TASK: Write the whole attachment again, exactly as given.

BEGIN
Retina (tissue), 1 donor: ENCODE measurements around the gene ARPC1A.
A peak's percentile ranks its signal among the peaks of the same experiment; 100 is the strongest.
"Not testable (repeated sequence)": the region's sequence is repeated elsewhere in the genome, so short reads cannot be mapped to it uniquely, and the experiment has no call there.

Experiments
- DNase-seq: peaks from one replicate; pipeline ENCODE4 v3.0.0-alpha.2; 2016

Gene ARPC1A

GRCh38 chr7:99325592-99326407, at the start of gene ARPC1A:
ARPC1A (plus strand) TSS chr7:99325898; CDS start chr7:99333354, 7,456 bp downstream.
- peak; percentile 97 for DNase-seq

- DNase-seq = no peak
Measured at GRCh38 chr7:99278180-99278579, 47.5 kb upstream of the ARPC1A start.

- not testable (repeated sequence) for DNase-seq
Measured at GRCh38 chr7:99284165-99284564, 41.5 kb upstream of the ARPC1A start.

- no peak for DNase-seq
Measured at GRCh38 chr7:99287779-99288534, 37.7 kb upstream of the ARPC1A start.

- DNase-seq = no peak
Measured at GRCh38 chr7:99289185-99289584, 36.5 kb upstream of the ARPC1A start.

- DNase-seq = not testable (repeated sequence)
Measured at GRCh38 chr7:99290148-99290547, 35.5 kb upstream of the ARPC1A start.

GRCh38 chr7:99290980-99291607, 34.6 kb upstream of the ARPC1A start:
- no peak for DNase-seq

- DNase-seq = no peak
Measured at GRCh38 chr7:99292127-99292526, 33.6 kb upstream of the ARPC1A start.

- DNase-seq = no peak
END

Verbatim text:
Retina (tissue), 1 donor: ENCODE measurements around the gene ARPC1A.
A peak's percentile ranks its signal among the peaks of the same experiment; 100 is the strongest.
"Not testable (repeated sequence)": the region's sequence is repeated elsewhere in the genome, so short reads cannot be mapped to it uniquely, and the experiment has no call there.

Experiments
- DNase-seq: peaks from one replicate; pipeline ENCODE4 v3.0.0-alpha.2; 2016

Gene ARPC1A

GRCh38 chr7:99325592-99326407, at the start of gene ARPC1A:
ARPC1A (plus strand) TSS chr7:99325898; CDS start chr7:99333354, 7,456 bp downstream.
- peak; percentile 97 for DNase-seq

- DNase-seq = no peak
Measured at GRCh38 chr7:99278180-99278579, 47.5 kb upstream of the ARPC1A start.

- not testable (repeated sequence) for DNase-seq
Measured at GRCh38 chr7:99284165-99284564, 41.5 kb upstream of the ARPC1A start.

- no peak for DNase-seq
Measured at GRCh38 chr7:99287779-99288534, 37.7 kb upstream of the ARPC1A start.

- DNase-seq = no peak
Measured at GRCh38 chr7:99289185-99289584, 36.5 kb upstream of the ARPC1A start.

- DNase-seq = not testable (repeated sequence)
Measured at GRCh38 chr7:99290148-99290547, 35.5 kb upstream of the ARPC1A start.

GRCh38 chr7:99290980-99291607, 34.6 kb upstream of the ARPC1A start:
- no peak for DNase-seq

- DNase-seq = no peak
Measured at GRCh38 chr7:99292127-99292526, 33.6 kb upstream of the ARPC1A start.

- DNase-seq = no peak